The Afterlife of your Social Media Presence

Most of us here at Geeks are Sexy have a social media presence, a virtual personality made up of everything you’ve ever posted online: Facebook status updates, tweets, online videos, blog entries, and so much more. So here’s a question to you dear readers: What do you want to happen to your online “personality” once you’re gone for good? Let us know in the comments section below, but in the meantime, listen to journalist Adam Ostrow as he explores a few possibilities for your online “afterlife.”


13 Responses to The Afterlife of your Social Media Presence

  1. That is incredibly creepy. I would want all of my 'personality' deleted. Death has always been part of human existence, and it seems disrespectful to the actual life of a loved one to keep pretending they are alive through holograms after they die.

  2. My grandpa's profile is still up (obviously since nobody else had his password) and it's like i can visit him. His pictures are all of him while happy, his comments are all his thoughts. It's better, if you ask me, than a photo album. It seems to be more like he is alive still than anything else. As far as disrespectful I have to disagree. You keep pictures of the dead, how is a facebook profile any different? Should we not burn all the photos of the dead and shred their journal entries and letters between friends?

  3. wasn't that the central premise of Caprica? that said, I want my content edited to leave only the best parts for future generations. Imagine how we would consider (insert revered historical figure here) if we were privy to all their banal and petty thoughts via Twitter. How unmercifully emo would Edgar Alan Poe's facebook updates be?!

  4. i like the idea of having things still available for viewing and reading. my dad died suddenly and the whole memorial service was a cluster, and it gave me no sense of closure. i still have our old emails in addition to pictures, and it's nice to go through them once in a while. he didn't have a facebook page, but if he did i'm sure i'd view it and maybe even post a 'miss you dad' now and then.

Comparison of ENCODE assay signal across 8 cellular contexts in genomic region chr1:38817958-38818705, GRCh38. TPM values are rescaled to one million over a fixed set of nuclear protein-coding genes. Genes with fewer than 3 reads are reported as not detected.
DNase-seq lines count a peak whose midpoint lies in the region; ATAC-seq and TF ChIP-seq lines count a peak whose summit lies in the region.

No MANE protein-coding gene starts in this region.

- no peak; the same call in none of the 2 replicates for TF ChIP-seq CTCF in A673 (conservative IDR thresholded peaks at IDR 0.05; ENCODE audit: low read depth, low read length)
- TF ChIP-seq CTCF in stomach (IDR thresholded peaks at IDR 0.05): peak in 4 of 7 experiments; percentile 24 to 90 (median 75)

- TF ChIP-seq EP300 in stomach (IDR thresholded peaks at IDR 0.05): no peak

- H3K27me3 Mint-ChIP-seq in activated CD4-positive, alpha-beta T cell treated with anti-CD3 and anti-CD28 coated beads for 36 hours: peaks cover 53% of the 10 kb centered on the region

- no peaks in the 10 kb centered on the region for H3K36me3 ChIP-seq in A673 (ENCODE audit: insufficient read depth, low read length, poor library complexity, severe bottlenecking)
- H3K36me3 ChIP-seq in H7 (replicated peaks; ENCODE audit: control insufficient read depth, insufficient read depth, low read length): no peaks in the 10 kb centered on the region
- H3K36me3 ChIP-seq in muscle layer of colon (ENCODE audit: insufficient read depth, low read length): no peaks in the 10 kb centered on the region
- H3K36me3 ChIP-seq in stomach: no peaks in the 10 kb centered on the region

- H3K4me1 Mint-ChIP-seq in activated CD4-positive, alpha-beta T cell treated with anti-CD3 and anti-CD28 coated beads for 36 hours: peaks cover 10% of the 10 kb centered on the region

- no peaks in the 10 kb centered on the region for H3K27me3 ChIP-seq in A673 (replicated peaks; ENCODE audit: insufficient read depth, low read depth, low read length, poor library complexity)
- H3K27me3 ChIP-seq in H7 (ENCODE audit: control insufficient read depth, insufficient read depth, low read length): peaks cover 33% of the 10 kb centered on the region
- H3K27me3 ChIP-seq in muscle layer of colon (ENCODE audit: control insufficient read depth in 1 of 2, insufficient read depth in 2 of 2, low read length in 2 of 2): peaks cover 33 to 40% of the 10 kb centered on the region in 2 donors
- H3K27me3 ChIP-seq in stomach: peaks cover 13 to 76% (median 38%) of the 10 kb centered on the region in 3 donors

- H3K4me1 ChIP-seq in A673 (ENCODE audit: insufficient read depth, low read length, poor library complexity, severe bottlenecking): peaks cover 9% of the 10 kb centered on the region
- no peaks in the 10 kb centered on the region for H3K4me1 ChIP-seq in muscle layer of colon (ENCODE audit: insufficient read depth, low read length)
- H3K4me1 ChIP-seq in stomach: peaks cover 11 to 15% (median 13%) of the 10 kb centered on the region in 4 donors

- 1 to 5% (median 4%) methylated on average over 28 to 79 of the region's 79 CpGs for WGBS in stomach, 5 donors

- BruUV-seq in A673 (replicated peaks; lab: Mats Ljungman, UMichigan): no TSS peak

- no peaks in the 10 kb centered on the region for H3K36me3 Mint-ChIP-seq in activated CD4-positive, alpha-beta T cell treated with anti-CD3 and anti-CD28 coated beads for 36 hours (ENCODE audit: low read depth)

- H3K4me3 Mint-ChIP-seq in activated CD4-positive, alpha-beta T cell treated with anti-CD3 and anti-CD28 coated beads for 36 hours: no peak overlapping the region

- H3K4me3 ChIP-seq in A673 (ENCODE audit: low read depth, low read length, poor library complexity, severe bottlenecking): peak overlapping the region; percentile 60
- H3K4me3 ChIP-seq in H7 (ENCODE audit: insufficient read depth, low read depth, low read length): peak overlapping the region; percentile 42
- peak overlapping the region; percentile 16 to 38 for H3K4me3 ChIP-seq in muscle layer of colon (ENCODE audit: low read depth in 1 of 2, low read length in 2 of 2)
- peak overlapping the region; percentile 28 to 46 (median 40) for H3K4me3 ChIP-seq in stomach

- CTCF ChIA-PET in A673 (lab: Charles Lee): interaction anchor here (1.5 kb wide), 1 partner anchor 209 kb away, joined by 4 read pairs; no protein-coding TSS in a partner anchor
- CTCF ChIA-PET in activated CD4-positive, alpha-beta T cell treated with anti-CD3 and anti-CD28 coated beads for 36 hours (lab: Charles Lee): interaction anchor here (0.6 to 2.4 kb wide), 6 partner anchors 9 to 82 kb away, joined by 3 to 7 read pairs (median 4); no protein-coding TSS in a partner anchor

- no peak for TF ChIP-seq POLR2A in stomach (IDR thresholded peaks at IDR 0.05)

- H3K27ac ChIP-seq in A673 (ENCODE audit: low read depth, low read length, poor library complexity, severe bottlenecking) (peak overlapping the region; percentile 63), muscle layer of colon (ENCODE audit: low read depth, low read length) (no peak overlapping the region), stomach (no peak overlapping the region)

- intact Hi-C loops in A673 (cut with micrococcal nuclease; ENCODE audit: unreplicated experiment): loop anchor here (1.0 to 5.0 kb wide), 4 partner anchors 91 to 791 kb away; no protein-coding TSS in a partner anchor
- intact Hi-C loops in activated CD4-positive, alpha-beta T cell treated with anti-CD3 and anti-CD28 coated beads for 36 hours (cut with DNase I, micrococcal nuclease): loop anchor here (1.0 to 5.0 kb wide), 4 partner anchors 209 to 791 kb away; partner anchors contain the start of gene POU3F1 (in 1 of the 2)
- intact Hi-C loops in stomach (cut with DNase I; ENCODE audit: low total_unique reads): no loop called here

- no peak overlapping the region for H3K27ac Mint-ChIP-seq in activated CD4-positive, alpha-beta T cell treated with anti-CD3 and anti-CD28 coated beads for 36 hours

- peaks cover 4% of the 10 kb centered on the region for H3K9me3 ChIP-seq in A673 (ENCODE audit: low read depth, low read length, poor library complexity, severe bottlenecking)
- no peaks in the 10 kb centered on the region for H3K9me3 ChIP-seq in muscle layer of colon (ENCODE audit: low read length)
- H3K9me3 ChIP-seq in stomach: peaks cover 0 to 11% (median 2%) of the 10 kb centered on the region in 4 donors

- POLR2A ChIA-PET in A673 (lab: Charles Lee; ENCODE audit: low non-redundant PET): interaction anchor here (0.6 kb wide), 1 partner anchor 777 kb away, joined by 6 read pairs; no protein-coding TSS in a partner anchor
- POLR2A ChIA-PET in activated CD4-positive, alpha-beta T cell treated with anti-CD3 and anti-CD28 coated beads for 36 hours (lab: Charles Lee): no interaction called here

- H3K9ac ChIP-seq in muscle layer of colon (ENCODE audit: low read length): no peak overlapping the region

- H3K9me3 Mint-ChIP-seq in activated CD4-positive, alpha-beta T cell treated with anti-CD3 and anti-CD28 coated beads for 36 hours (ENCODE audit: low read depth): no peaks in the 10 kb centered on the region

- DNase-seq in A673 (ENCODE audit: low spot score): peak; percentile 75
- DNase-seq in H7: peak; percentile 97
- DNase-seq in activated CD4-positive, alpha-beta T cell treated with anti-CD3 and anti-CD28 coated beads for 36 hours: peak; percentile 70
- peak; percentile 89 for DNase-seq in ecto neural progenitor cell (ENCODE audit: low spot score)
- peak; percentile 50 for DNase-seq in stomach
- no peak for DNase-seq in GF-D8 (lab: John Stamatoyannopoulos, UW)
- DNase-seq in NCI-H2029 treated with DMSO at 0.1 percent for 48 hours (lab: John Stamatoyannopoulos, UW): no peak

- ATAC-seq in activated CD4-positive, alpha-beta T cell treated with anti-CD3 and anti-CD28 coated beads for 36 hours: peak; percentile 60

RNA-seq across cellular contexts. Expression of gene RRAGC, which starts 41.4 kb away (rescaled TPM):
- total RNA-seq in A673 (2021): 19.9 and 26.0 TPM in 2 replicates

5. I actually think this is quite a serious topic and one that society needs to address. It is certainly something people need to think about and address in their Wills. Some people will see an ongoing online presence as some kind of proof they existed; a form of immortality. Others might rather not leave such a legacy. I think it will become the new "buried or cremated" debate, once it start affecting more and more people. Interesting!

  6. i dont like the idea of someone like my family projecting a hologram of myself and interacting with that image since it isnt me and surely would hurt my family even more if they did have the opportunity to see me every day even after death. although this might be good if you just want to say goodbye i think this sort of thing wouldnt be that healthy for a person to do since it may also be harder to let go of their loved one

  7. i once had a runescape character. i quit and gave it away, my character still lives on. my friends removed it from their friends list on it when i told them about it

  8. I didn't watch the video (I'm at work…I'll watch later), but my personal experience says leaving behind a social media "presence"–intentional or not–can help those you leave behind.
    My sister lost her best friend of over ten years to cancer at the age of 19 and she still occasionally writes on her friend's Facebook wall when she's feeling particularly down about missing her. It may seem silly but it helps.

  9. I think it would be great if Facebook would develop an export program that took all of your information, photos, posts and related content and flowed it into a format that reads like a book. Even better, if you could blend in (by date) all posts from your other social media sites. Of course, this presupposes that you have given your URLs and passwords to someone who would be willing to hit the "generate biography" button.

  10. I wrote a blog post a couple of years ago on what happens to your digital legacy after you're gone, and what you need to consider now so that your family has access to it after you die. It's not in the realms of science fiction or how technology can preserve your presence, as Ostrow's TED Talk speculates — it's a little more practical than that. Go to:

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